Here, we evaluated the extent to which PI3Kδ contributes to initiation and progression of inflammation associated with the K/BxN serum transfer model of arthritis. Moreover, we explored its possible overlapping role with PI3Kγ in this model as well as in intravital studies that assessed neutrophil migration in response to exogenous chemoattractants. We show that genetic deletion or pharmacological blockade of p110δ is as effective in protecting against and in reducing the extent of disease associated with autoantibody-induced arthritis as observed for its gamma counterpart. That said, our results clearly indicate that the combined activities of these class Ia and Ib PI3Ks are absolutely critical for the development of inflammation in response to K/BxN serum transfer as well as in supporting LTB4-mediated neutrophil accumulation in tissue. Finally, we provide direct evidence that this redundancy in function may be restricted to specific GPCRs, as PI3Kγ primarily orchestrates the extravascular accumulation of neutrophils in response to the bacterial product fMLP.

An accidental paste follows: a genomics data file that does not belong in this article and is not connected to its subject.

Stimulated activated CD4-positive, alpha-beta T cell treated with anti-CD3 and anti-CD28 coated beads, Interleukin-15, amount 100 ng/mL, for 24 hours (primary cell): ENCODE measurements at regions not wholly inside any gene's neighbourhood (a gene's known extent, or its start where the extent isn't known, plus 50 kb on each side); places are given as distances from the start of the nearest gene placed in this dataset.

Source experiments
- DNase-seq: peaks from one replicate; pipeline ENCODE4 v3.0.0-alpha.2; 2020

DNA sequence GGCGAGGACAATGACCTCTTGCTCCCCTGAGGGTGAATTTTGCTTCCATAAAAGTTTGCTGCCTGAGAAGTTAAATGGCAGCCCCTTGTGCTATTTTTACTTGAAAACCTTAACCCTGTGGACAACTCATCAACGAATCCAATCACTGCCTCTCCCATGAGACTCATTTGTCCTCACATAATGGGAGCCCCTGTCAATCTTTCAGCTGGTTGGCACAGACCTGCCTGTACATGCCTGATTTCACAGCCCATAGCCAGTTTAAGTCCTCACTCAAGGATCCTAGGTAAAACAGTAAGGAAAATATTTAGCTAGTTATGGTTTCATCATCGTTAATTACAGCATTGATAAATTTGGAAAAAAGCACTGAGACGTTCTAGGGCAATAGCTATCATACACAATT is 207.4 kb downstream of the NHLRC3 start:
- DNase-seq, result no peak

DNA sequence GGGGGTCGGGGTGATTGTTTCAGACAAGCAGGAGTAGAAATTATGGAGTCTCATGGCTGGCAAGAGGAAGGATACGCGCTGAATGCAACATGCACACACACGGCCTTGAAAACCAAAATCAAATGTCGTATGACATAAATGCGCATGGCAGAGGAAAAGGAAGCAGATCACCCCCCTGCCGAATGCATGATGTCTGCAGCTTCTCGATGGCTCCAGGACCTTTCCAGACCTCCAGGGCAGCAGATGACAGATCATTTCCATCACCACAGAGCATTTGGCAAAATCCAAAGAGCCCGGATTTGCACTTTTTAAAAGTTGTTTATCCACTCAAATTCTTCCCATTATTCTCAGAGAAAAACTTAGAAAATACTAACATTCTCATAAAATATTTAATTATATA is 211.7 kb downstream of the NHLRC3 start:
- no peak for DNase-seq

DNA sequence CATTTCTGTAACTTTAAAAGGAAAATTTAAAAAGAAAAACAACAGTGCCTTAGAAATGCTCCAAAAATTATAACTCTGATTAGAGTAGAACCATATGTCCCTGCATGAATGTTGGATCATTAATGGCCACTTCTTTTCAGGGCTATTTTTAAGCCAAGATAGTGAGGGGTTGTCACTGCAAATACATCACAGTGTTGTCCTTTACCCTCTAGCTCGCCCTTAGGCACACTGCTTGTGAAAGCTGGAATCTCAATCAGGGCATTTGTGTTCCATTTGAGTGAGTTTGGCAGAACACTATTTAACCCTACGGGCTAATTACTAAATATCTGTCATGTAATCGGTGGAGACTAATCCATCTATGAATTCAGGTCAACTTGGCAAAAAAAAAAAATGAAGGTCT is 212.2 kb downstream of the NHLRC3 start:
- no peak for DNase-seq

Previously, it has been established that p110δ plays a role in supporting the acute influx of leukocytes into tissues in response to the application of bacterial products, cytokines, or chemoattractants. To better understand the potential therapeutic utility that inhibition of this signaling pathway may have in reducing tissue injury that results from an inappropriate or uncontrolled immune response as occurs in autoimmune disease states, we evaluated the contribution of PI3Kδ versus its gamma counterpart in mediating joint inflammation in the K/BxN-serum transfer model of arthritis. Administration of arthritogenic serum to p110δ−/− mice resulted in a significant and similar reduction in the extent of paw edema as compared to p110γ−/− animals (ranging from 45% to 53%) from days seven to fourteen (Figure 1A). Histological scoring of afflicted joints also revealed a diminution in synovial inflammation as well as bone and cartilage erosion, suggesting that a deficiency in the p110δ catalytic domain impairs the onset and perhaps the progression of disease (Figure 1, B-G, J). Given the recent observation that these two class I PI3K isoforms may have overlapping, but temporally distinct functions in promoting leukocyte accumulation in tissue in response to exogenous administration of chemoattractants, we next evaluated the effect that a deficiency in both p110δ and p110γ would have on the development of inflammatory arthritis.  By contrast to singly deficient mice, p110γδ−/− animals develop minimal paw swelling. Moreover, histological evaluation of joints from these animals showed relatively normal articular surfaces, intact joint spaces, and absence of significant periarticular inflammation 14 days post administration of autoreactive antibodies (Figure 1, H-J). Results suggest that the combined activities of these lipid kinases are critical for induction of inflammatory arthritis in this animal model.